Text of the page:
Suppose another scenario in which two frames in format 300-2 serve as inputs to both Input 0 and Input 1. The header frame (801-2) of each frame contains a ‘0’ bit, so the frame-level control does not latch the connection state, but rather leaves the decision to the slot-level control. Consider processing the first small packet in each frame (“small packet 1”). Each small packet has a header (like 805), and suppose each packet is an active packet (not an idle expression)—therefore, the first bit in the small packet header is a ‘1’. Next, it is presumed that D1=0 for the first one of the packets and D1=1 for the second one of the packets, so there is no contention. The connection state circuitry 105 then sets the connection state of the 2×2 element to the “bar-state”, which connects Input 0 to Output 0 and connects Input 1 to Output 1. To activate the bar-state, connection state circuitry 105 signals MUX 104-1 to receive the first packet into Output 0 and signals MUX 104-2 to receive the second packet into Output 1. As soon as the connection state is set, the latch/lock status 609 becomes “locked”.
 Once all payload bits in each “small packet 1” are delivered, slot clock 601 signals the start of the next small packet (“small packet 2”) and the connection state is unlocked, that is, the latch/lock status 609 becomes “neither latched nor locked”. Then the first bit in each small packet header is detected to determine if the packet is active or idle. If each packet is active, then the D1 bit in each packet is detected. Next, if it is presumed that D1=0 for both small packets, then there is contention for Output 0. Moreover, assume that the resolution of the contention favors the second one between the two small packets. The connection state is then set to be the “cross-state” and locked for the duration of this slot. The processing now continues in a manner equivalent to that for “small packet 1”.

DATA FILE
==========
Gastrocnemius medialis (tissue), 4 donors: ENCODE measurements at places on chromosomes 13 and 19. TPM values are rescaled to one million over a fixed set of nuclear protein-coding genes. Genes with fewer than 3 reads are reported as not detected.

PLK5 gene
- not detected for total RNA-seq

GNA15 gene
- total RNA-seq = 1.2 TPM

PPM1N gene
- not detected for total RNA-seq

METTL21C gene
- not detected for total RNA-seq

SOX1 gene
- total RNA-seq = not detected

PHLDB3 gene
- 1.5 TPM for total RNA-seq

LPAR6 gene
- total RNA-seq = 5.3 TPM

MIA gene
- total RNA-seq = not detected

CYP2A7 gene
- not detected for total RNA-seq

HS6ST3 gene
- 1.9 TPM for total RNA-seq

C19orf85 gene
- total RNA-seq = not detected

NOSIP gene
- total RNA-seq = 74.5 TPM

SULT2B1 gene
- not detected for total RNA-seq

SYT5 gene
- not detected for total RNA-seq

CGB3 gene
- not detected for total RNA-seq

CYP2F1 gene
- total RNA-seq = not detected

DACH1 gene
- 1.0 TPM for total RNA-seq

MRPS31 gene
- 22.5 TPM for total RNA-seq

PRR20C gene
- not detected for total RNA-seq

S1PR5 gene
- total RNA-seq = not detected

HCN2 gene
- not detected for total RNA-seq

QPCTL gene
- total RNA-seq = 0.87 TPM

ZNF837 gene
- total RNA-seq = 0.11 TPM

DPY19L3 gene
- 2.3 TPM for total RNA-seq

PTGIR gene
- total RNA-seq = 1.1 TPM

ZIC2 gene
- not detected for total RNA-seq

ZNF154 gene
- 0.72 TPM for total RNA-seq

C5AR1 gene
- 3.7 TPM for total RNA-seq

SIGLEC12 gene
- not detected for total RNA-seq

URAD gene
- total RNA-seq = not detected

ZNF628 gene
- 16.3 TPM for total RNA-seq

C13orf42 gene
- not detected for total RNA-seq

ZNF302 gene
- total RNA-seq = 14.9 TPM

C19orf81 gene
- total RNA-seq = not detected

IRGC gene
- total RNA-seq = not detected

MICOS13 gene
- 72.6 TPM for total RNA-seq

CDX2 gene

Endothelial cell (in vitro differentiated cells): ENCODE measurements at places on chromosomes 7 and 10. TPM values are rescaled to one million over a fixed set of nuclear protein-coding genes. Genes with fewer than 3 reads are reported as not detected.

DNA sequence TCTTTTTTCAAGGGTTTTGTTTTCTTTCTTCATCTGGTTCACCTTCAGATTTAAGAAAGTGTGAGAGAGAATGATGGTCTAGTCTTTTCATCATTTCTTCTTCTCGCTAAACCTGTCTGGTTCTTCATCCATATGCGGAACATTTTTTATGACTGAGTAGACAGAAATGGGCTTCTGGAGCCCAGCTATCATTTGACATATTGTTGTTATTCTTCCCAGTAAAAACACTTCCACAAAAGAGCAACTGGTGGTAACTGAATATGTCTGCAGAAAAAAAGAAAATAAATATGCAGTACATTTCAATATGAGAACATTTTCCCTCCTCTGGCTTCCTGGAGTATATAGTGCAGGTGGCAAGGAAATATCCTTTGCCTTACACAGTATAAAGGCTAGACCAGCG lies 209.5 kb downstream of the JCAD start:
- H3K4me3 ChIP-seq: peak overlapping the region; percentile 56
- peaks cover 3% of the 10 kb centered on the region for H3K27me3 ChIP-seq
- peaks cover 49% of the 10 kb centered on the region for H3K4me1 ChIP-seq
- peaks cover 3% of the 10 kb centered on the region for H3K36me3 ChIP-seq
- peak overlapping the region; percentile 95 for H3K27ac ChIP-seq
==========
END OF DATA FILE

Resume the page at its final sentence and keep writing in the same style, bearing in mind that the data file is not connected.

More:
6. Flow Diagram
 Flow diagram 900 of FIG. 9 depicts the processing effected by element 600 based upon incoming frames, as follows:
 Process 905: a new frame signal initiates the overall processing of element 600 for each frame;
 Process 910: the connection circuitry 105 is unlatched at the start of this iteration;
 Process 915: a decision is made as to whether or not the frame contains a large packet;
 Process 920: if a large packet is present, connection state of circuitry 105 is latched for the duration of the frame;
 Process 925: for the large packet, self-routing is effected using the routing bits in the packet header (note that signaling from the slot clock at a time when the connection state is latched does not trigger any new control action);
 Process 945: if no frame contains a large packet, then connection state of circuitry 105 is locked for the duration of a slot;
 Process 950: for the small packet, self-routing is effected using the routing bits in the small-packet header;